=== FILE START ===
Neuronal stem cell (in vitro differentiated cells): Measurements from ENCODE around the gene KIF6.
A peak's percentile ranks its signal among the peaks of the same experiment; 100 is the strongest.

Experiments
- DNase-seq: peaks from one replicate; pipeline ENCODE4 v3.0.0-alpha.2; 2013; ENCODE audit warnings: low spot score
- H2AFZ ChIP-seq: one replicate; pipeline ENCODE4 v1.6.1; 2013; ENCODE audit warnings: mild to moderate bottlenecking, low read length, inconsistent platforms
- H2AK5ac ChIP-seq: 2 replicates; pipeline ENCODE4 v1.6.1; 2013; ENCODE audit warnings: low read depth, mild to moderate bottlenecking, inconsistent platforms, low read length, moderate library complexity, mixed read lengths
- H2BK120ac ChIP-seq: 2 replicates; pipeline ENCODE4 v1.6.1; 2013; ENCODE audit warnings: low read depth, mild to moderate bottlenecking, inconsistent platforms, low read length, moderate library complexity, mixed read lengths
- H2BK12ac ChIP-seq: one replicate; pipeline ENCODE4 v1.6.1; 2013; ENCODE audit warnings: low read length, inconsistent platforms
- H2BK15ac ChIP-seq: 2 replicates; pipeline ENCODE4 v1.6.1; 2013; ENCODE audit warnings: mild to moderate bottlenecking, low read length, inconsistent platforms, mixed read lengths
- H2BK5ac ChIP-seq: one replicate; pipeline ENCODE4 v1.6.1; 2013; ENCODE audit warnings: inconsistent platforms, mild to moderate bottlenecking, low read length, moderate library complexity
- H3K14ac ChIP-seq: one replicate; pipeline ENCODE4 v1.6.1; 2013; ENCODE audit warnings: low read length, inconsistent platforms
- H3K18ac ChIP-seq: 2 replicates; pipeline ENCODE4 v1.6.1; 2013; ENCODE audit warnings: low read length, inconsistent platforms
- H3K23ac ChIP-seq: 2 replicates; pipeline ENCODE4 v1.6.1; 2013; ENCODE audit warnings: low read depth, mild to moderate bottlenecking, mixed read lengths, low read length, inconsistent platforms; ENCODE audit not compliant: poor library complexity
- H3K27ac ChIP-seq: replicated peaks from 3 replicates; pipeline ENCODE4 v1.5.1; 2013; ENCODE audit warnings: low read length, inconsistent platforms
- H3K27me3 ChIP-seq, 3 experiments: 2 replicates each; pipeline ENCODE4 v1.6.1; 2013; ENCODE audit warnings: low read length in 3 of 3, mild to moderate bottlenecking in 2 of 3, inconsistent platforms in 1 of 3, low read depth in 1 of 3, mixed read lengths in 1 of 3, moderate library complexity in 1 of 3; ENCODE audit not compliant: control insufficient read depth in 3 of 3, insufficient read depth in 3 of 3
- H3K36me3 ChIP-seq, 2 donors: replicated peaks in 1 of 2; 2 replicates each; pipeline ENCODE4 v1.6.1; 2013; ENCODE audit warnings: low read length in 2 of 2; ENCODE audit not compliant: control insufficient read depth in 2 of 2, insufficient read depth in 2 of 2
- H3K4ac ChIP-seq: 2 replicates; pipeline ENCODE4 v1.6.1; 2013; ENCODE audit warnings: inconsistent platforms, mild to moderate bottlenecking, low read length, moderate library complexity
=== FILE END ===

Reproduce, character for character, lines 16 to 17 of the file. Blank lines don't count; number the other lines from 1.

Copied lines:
- H3K36me3 ChIP-seq, 2 donors: replicated peaks in 1 of 2; 2 replicates each; pipeline ENCODE4 v1.6.1; 2013; ENCODE audit warnings: low read length in 2 of 2; ENCODE audit not compliant: control insufficient read depth in 2 of 2, insufficient read depth in 2 of 2
- H3K4ac ChIP-seq: 2 replicates; pipeline ENCODE4 v1.6.1; 2013; ENCODE audit warnings: inconsistent platforms, mild to moderate bottlenecking, low read length, moderate library complexity